Earlier this month we paid tribute to the 10th anniversary of the Bali Bombings, claimed as the deadliest act of terrorism in the history of Indonesia, killing 202 people. Even though I was not living in Australia at the time, I remember the news reports back in the UK and how it was a direct retaliation for support of the United States’ war on terror and Australia’s role in the liberation of East Timor.

Upon moving to Brisbane a year later, the effects of the bombings were still fresh and raw to see and hear.

Whilst there have been numerous debates about how political leaders have made mileage from this tragedy as over 20 nations were directly affected, a significant outcome of the Bali bombings has been a strengthening in Australian-Indonesian relations. Ten years ago the political links between Australia and Indonesia were relatively poor, yet today ties are far more robust and even the tourism figures of holiday makers returning to Bali are higher than those prior to 2002.

9/11 was plotted and planned out 5 years prior to the 2001 attacks upon the United States; I think we all remember the destruction of the twin towers and the subsequent events that unfolded and the death of almost 3,000 people and twice that number injured.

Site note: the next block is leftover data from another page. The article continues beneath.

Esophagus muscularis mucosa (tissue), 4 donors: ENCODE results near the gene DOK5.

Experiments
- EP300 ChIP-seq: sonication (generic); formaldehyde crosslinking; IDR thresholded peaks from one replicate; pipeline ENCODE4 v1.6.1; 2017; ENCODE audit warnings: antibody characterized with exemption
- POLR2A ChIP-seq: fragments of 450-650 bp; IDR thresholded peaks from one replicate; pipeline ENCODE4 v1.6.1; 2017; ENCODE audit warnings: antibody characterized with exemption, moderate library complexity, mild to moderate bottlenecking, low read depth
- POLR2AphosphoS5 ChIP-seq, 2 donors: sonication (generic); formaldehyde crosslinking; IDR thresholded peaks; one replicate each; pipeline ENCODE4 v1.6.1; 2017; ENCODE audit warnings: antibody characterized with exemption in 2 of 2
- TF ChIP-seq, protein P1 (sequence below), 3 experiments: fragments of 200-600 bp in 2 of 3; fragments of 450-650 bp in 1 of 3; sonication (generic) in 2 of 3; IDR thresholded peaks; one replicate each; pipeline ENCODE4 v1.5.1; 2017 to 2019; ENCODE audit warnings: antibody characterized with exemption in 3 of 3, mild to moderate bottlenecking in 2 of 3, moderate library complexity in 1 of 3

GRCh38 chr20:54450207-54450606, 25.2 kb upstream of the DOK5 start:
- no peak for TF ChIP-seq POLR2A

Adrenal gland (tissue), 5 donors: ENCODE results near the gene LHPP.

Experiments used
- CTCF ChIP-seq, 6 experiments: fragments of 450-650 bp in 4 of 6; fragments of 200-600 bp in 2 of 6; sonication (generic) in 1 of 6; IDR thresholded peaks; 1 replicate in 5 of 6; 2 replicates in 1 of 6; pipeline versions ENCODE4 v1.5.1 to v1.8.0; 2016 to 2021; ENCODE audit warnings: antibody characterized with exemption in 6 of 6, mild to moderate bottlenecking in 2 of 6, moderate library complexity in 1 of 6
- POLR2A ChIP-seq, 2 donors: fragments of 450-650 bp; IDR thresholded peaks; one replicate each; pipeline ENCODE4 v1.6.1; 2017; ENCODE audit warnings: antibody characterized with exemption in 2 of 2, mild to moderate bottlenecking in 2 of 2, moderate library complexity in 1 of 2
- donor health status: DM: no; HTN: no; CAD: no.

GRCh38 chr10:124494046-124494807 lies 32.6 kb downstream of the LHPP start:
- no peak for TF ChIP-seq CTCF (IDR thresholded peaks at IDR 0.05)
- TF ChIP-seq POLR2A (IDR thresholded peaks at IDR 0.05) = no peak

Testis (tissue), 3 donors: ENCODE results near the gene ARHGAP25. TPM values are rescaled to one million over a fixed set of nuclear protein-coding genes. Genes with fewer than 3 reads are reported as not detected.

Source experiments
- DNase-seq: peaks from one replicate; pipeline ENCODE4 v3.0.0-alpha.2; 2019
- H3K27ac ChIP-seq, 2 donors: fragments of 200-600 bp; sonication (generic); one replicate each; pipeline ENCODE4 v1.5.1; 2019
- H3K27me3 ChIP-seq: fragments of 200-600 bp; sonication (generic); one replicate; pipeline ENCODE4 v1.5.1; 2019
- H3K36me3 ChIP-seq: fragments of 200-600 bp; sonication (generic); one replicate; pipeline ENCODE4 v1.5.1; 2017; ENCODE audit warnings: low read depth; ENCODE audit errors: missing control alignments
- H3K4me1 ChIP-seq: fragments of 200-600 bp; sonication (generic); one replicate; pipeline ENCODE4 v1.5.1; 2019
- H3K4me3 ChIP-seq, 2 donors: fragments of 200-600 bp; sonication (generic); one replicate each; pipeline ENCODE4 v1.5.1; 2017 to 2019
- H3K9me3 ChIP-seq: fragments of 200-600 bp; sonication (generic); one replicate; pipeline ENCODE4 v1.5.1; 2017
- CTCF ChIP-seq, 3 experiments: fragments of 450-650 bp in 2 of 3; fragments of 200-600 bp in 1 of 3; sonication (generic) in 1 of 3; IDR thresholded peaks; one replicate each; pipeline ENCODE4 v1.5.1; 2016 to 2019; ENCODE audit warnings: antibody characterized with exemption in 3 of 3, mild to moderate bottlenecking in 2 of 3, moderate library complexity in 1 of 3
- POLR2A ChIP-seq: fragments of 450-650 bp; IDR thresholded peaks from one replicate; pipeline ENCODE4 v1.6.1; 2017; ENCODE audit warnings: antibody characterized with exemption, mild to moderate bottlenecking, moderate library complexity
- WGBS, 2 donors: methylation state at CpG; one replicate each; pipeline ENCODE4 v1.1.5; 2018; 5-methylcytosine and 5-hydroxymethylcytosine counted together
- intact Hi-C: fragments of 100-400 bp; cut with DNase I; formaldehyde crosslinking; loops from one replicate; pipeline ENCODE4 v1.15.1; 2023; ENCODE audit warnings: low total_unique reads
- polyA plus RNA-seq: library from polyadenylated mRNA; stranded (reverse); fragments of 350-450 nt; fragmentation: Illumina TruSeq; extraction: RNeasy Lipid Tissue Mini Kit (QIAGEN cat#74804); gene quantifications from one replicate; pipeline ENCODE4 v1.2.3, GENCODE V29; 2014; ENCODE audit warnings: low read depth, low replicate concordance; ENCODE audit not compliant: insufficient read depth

Had it stopped there, could we have begun to move on and have rejected claims that 9/11 changed everything? Sadly the lives lost that day were just the beginning.

The consequences of the 9/11 attacks, and our reactions to them, continue to ripple through communities around the world. Diligent intelligence work has helped prevent further attacks in the US and has thwarted numerous attempted attacks across the UK, Europe and even Australia. But Al Qaeda and the ideas associated with Al Qaeda have not gone away and lives continue to be lost at an alarming rate.

Terrorism works through asymmetrical force. It is less concerned with violence and terror for its own sake than it is in provoking an angry response. It is clear that Al Qaeda intended to provoke America and its allies into going into Afghanistan. It drained the military, financial, moral and political resources of the Western powers caught up in the joint military operation.

So are we safer 11 years on from 9/11? We do have much to be grateful for, there is much that has been achieved, most of it not by military means but by intelligence and cooperation with vulnerable communities. Nevertheless, it is very hard to say with any certainty that we are safer.

Personally to me, which was pretty insignificant considering, was postponing a shopping trip to New York which was booked for a week after 9/11 happened. Business wise though, the publishing company I worked for at the time lost valued employees working in the Trade Centre and immediate ramifications were felt within our London office.

It leaves the question……what ramifications have these two major events had on Australia and in your own work and personal lives?

Claire Frith – Consultant

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